The amount of malware available on Android phones jumped by more than 40 percent in the second quarter of 2013 according to research from security software company Trend Micro, showing there’s still a lot of channel opportunity for education, policy, and systems around mobile security.
A new report from Trend Micro finds the number of malicious apps on the Google Play app store rose to 718,000 in June, up from 561,000 in April, with the majority of new malware appearing as malicious spoofs of popular apps. The most popular modus operandi for Android malware remains subscribing unwitting downloaders to unwanted and expensive services (44 percent of all malicious apps), while data theft was a decent second at 24 percent of malicious apps.
There seems to be little reason to expect this growth to slow down. If anything, last month’s disclosure of the “master key” vulnerability in the Android security model – a flaw that researchers believe could allow virtually any Android app into a Trojan horse – could signal that there’s a lot more to come. And the “fractured nature” of the Android community, which makes it very hard to reach all users with an immediate patch for known vulnerabilities, continues to be challenging, said JD Sherry, vice president of technology and solutions at Trend Micro.
“Until we have the same urgency to protect mobile devices as we have for protecting PCs, this very real threat will continue to grow rapidly,” Sherry said. “At the rate this malware is accelerating – almost exponentially – we appear to be reaching a critical mass. To fight this, Android users need to take great care when using their devices and take the simple, but effective, step of adding security software to all mobile devices.”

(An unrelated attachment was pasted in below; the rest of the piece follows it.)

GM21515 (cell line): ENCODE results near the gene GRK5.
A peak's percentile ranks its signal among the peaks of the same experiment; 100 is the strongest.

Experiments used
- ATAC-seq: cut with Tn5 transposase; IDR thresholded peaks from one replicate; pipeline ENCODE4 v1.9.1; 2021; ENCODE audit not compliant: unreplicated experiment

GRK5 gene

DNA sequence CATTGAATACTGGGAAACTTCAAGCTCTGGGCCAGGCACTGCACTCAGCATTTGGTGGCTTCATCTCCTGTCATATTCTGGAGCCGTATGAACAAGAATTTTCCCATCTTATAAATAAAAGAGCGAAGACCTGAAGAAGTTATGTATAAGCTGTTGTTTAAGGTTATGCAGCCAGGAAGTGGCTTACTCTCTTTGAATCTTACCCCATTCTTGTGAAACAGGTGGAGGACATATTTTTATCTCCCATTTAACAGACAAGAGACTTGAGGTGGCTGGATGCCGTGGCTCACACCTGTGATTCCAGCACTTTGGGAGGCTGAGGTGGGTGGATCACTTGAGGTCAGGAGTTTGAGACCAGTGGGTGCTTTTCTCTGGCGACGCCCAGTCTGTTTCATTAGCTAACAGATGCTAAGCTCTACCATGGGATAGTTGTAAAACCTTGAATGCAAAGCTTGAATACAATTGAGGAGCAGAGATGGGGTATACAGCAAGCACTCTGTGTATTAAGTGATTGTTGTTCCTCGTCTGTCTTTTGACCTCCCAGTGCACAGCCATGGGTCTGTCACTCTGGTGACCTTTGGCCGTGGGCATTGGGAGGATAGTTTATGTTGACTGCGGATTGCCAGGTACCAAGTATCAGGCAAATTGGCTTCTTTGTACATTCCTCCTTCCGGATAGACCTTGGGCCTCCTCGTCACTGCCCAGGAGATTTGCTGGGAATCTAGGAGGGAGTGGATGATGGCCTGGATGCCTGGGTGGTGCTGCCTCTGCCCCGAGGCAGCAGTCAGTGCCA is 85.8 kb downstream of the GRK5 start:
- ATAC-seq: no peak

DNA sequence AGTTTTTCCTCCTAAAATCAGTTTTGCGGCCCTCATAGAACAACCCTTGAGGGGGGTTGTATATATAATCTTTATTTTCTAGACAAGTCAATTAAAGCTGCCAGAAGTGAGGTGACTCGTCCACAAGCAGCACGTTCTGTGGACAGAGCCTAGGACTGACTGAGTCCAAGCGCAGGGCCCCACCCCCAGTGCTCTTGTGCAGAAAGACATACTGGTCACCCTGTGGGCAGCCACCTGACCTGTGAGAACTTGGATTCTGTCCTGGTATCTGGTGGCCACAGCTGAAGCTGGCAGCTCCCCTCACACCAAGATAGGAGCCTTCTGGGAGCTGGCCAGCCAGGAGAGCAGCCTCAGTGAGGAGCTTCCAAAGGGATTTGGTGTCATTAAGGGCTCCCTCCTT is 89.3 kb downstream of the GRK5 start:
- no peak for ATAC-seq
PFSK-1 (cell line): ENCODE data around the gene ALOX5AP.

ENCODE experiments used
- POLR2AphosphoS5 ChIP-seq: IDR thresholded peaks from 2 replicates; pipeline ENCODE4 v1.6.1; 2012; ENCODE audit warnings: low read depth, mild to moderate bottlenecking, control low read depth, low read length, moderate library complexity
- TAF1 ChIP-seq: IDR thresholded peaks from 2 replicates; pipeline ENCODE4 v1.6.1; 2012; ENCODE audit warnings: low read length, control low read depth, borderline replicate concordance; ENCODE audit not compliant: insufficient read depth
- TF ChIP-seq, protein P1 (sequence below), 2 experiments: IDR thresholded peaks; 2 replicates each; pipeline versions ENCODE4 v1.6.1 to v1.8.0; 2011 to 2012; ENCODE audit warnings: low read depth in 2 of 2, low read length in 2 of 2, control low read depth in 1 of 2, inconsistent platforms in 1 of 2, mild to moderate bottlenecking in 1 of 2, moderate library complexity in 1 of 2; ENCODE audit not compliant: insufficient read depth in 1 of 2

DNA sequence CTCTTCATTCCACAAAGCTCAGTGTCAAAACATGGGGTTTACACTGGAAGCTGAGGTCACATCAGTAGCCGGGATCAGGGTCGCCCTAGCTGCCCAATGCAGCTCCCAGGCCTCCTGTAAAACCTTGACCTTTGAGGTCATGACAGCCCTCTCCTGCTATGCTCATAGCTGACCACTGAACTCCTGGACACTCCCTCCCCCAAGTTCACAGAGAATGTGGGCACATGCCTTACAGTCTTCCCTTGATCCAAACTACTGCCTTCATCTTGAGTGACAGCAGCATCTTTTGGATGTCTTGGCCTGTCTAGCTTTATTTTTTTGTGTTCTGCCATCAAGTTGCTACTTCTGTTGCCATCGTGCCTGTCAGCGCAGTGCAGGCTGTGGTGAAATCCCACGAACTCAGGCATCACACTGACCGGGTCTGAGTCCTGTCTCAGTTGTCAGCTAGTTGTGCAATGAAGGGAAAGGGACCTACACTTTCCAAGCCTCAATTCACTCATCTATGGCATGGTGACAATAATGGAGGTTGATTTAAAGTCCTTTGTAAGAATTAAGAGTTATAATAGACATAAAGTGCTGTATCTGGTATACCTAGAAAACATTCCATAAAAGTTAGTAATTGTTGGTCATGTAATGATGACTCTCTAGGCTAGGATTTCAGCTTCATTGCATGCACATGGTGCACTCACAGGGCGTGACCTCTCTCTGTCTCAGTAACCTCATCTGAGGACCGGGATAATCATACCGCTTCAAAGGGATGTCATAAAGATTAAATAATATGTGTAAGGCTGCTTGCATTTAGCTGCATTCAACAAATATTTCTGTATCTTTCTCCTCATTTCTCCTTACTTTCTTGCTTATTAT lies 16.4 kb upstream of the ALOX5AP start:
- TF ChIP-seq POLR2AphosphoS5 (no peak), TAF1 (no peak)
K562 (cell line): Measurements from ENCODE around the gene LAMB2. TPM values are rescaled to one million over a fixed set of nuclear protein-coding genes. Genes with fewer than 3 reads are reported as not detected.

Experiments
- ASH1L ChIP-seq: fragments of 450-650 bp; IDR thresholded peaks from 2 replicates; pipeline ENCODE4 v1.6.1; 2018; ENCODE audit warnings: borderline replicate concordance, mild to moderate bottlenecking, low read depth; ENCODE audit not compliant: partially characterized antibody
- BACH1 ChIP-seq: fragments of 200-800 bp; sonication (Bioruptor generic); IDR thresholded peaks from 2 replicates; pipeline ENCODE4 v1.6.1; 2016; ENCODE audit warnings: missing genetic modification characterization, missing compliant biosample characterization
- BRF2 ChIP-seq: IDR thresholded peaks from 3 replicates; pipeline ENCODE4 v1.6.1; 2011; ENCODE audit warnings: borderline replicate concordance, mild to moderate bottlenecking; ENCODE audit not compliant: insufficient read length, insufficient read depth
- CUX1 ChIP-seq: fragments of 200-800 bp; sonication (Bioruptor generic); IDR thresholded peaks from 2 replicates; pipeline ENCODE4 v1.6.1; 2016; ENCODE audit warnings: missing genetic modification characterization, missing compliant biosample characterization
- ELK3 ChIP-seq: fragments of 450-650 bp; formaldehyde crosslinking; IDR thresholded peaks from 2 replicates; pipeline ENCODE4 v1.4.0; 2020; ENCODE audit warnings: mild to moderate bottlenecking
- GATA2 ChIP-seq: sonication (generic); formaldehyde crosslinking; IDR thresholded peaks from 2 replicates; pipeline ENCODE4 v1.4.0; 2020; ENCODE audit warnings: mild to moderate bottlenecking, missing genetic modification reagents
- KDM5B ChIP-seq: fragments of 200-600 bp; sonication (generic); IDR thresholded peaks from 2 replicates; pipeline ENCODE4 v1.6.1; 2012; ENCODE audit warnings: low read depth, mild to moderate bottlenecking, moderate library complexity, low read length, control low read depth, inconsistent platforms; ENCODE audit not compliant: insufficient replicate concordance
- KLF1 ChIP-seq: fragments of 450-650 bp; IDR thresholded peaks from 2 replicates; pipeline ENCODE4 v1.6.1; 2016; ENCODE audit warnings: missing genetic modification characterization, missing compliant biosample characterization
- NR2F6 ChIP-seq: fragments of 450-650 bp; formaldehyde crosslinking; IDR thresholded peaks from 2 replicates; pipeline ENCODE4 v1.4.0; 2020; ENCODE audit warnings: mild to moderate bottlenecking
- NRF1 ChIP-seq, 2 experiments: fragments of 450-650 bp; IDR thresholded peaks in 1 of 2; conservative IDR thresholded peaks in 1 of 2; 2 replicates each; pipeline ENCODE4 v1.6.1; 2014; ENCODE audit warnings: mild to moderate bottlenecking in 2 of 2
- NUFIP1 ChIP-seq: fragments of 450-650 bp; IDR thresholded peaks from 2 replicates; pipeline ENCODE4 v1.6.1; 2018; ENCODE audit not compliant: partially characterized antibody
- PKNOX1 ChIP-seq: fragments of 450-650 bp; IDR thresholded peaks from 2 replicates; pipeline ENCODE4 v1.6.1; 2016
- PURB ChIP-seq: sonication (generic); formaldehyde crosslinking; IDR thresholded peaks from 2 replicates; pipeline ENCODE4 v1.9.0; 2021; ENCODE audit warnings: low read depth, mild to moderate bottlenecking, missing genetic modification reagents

While Sherry’s comments are directed primarily to consumer owners of Android, the popularity of devices based on Google’s mobile operating systems and the emergence of BYOD as an industry-shaping trend means mobile malware is as much a corporate issue as a consumer one.
A recent survey from the Ponemon Institute on behalf of cloud backup company Acronis shows that fully two thirds of companies allow personal devices on the corporate network, but education is sadly lacking, with just one in five organizations educating employees on privacy and security risks around using their personal devices on the network.
Trend Micro isn’t alone in noticing a dramatic upswing in the amount of malware on Android – Kaspersky Lab’s chief malware expert Alex Gostev this week said the company is detecting 5,000 new mobile Trojans every week.
Trend Micro’s Channel Mobile Security Discussion
Studies like Trend Micro’s on the rising tide of mobile malware can serve as a starting point for a discussion with clients about mobile security concerns, which itself can easily turn into a much broader and higher-value discussion about company policies, procedures and systems around mobile devices in specific and BYOD strategies in particular. Of course, as with any security sale, solution providers would be well served to stick as close to the facts as possible, and to downplay any real or perceived attempts to sell on fear, uncertainty and doubt.
Moving quickly away from the “hey did you hear” news bite of rising mobile malware rates and into a business value discussion around BYOD means the discussion is less about selling insurance (or selling on fear) and more about improving employee productivity and satisfaction.